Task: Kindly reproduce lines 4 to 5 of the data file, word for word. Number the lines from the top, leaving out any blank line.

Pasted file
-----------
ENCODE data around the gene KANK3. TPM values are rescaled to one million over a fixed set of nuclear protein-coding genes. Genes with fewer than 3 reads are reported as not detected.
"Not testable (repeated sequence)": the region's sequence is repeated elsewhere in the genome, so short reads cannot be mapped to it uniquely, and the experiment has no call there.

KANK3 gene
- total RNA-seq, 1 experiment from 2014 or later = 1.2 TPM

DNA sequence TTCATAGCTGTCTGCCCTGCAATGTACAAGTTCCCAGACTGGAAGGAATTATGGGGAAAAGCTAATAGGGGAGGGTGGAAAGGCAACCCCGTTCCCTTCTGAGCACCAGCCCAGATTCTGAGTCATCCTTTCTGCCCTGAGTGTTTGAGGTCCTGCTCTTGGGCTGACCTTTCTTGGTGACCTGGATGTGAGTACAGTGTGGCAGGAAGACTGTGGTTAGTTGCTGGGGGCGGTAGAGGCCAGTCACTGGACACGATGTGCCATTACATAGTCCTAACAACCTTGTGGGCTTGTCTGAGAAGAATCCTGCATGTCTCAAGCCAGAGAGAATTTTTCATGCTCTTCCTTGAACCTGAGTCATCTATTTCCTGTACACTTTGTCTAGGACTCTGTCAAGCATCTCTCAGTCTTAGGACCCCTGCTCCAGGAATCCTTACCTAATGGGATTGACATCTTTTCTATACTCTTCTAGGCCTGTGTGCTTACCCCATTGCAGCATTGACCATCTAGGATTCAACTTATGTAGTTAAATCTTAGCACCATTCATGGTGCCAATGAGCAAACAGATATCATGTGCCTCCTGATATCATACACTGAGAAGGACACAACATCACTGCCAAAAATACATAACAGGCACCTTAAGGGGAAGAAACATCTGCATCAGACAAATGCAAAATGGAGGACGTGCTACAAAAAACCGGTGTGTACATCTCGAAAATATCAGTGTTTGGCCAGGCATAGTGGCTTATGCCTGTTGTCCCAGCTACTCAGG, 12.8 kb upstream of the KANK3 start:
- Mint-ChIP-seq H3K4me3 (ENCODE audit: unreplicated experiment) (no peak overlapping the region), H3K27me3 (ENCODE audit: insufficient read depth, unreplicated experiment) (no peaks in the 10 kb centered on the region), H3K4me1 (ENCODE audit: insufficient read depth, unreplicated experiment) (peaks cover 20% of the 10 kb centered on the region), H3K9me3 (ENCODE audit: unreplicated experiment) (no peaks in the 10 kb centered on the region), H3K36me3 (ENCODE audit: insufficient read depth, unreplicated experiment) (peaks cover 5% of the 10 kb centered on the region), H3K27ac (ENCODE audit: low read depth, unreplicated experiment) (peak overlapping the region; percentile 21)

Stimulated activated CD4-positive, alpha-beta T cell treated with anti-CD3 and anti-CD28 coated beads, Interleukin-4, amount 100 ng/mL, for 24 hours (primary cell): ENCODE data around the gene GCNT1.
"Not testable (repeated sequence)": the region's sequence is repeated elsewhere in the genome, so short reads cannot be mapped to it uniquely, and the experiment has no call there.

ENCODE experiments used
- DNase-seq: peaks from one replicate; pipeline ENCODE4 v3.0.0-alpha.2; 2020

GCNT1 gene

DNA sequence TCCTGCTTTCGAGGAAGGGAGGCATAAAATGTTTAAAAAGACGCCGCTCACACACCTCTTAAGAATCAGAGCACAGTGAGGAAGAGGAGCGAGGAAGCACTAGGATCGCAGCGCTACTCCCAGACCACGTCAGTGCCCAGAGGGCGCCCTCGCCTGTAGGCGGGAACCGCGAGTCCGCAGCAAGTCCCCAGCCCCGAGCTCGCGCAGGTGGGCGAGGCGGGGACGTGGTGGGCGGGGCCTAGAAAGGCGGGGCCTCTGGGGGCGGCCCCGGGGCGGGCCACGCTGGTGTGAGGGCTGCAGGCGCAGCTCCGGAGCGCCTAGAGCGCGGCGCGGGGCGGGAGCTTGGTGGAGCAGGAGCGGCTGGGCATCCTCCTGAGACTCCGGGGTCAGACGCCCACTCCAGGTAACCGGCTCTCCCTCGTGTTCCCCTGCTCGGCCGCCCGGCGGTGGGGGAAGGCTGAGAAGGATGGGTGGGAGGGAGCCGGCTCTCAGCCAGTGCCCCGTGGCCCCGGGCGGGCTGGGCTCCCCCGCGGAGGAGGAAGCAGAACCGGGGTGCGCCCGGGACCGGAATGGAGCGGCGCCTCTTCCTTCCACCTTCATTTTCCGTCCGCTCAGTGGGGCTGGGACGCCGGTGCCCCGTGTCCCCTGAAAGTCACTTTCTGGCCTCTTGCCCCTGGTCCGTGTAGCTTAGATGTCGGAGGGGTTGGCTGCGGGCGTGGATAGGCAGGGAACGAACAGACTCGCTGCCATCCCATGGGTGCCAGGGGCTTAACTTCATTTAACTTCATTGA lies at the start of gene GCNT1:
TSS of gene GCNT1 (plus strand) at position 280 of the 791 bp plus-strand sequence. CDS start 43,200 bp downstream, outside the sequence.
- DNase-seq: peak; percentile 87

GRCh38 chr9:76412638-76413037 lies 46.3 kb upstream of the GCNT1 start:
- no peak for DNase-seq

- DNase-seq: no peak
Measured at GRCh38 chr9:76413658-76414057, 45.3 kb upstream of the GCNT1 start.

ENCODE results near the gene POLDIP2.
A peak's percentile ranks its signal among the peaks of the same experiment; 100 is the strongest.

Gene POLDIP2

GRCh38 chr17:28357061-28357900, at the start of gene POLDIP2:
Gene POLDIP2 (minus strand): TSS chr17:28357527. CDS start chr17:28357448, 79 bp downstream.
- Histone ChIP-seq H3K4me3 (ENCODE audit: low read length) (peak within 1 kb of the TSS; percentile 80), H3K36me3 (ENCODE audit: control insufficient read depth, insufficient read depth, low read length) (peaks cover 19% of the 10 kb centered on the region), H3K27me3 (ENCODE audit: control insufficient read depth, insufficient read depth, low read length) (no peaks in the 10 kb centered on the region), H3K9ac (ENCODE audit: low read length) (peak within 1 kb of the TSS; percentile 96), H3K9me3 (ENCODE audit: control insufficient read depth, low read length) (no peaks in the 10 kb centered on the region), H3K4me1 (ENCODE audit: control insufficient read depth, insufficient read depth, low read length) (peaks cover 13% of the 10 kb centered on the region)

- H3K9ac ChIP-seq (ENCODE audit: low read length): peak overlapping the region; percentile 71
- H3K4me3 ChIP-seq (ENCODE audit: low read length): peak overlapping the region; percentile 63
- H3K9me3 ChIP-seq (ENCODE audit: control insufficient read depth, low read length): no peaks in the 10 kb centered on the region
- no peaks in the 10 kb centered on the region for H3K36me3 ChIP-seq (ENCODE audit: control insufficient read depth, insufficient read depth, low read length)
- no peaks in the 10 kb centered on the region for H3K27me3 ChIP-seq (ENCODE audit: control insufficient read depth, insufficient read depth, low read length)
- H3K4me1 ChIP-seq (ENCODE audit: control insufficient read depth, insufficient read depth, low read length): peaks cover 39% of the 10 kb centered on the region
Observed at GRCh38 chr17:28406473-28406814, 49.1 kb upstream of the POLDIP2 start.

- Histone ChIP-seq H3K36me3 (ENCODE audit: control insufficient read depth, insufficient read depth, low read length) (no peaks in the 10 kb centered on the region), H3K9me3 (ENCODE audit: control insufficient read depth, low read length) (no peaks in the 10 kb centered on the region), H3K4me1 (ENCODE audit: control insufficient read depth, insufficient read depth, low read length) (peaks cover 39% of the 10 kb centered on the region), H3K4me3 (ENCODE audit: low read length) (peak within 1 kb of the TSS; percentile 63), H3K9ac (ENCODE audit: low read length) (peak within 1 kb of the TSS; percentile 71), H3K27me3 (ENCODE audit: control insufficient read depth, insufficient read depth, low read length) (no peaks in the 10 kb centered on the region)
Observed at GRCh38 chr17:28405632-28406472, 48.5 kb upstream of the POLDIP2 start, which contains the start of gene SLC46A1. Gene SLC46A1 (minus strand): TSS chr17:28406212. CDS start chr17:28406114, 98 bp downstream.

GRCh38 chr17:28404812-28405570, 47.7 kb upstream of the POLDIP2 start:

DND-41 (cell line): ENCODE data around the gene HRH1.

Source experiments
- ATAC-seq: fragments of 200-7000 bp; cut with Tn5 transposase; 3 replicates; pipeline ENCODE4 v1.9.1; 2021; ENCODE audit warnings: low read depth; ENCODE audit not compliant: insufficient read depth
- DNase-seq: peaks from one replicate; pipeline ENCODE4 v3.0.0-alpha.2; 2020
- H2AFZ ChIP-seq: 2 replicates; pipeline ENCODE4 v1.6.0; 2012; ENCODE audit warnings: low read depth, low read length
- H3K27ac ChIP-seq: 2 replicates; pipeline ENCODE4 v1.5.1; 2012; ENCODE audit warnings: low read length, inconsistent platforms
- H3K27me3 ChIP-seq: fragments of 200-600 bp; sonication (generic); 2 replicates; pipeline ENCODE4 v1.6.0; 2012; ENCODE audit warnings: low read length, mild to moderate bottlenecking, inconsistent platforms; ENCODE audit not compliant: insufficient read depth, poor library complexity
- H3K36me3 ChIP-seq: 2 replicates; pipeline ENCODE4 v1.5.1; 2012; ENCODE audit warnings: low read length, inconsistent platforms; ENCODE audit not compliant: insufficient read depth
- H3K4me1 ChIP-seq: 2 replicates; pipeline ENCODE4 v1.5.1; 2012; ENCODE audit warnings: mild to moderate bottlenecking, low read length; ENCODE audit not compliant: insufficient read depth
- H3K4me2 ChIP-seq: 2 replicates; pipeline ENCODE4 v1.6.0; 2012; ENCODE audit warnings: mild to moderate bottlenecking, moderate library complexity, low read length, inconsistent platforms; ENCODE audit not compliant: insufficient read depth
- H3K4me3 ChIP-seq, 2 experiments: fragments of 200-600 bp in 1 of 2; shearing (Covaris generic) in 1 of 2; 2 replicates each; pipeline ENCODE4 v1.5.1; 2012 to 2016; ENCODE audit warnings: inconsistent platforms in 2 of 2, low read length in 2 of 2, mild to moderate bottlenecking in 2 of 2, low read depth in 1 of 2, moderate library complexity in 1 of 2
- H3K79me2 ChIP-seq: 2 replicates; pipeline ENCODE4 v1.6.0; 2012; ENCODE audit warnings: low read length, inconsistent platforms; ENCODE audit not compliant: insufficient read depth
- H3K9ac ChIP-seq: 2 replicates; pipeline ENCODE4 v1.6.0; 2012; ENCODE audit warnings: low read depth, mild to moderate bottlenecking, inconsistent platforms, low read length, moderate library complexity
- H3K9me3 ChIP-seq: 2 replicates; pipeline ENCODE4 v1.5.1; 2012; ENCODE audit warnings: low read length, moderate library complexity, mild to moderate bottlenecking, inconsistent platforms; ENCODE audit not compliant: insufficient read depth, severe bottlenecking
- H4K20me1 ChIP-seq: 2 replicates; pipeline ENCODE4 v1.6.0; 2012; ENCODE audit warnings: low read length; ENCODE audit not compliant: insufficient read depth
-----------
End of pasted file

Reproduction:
- total RNA-seq, 1 experiment from 2014 or later = 1.2 TPM

DNA sequence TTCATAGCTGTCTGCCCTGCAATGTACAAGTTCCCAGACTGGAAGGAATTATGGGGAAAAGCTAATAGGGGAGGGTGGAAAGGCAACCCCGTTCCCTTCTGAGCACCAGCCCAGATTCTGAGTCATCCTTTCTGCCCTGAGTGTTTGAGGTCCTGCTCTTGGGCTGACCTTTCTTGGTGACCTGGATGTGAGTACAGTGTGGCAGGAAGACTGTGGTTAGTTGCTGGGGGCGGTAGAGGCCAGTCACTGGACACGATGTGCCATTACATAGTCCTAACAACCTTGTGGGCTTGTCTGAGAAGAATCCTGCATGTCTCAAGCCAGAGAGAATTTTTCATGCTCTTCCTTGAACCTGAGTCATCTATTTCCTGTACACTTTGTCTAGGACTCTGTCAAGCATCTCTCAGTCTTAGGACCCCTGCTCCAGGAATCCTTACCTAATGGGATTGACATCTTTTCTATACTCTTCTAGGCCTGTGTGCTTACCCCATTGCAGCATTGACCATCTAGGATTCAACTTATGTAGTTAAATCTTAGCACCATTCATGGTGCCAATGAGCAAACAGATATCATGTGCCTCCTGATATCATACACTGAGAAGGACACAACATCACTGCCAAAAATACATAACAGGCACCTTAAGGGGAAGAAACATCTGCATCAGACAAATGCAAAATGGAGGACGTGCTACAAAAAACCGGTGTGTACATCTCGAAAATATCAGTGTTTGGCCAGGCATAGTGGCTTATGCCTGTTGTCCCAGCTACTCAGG, 12.8 kb upstream of the KANK3 start: